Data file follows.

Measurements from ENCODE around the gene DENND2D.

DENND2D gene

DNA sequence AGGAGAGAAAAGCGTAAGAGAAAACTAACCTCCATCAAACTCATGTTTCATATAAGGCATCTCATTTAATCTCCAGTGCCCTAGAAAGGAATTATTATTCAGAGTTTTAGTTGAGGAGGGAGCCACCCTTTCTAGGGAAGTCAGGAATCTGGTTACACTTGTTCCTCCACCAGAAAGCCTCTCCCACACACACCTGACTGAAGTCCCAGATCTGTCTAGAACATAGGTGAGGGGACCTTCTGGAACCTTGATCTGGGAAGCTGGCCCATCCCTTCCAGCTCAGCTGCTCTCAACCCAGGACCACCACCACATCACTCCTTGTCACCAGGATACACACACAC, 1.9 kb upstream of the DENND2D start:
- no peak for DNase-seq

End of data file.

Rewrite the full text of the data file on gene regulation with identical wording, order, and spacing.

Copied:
Measurements from ENCODE around the gene DENND2D.

DENND2D gene

DNA sequence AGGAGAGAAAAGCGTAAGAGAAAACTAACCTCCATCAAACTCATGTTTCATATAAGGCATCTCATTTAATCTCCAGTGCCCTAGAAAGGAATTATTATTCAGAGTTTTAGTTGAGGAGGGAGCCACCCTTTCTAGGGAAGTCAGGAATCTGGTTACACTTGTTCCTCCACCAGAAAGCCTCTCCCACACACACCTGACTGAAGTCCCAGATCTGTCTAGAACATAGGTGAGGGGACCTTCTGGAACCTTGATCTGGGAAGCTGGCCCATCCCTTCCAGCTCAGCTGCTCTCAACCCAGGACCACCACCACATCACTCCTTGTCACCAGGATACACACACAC, 1.9 kb upstream of the DENND2D start:
- no peak for DNase-seq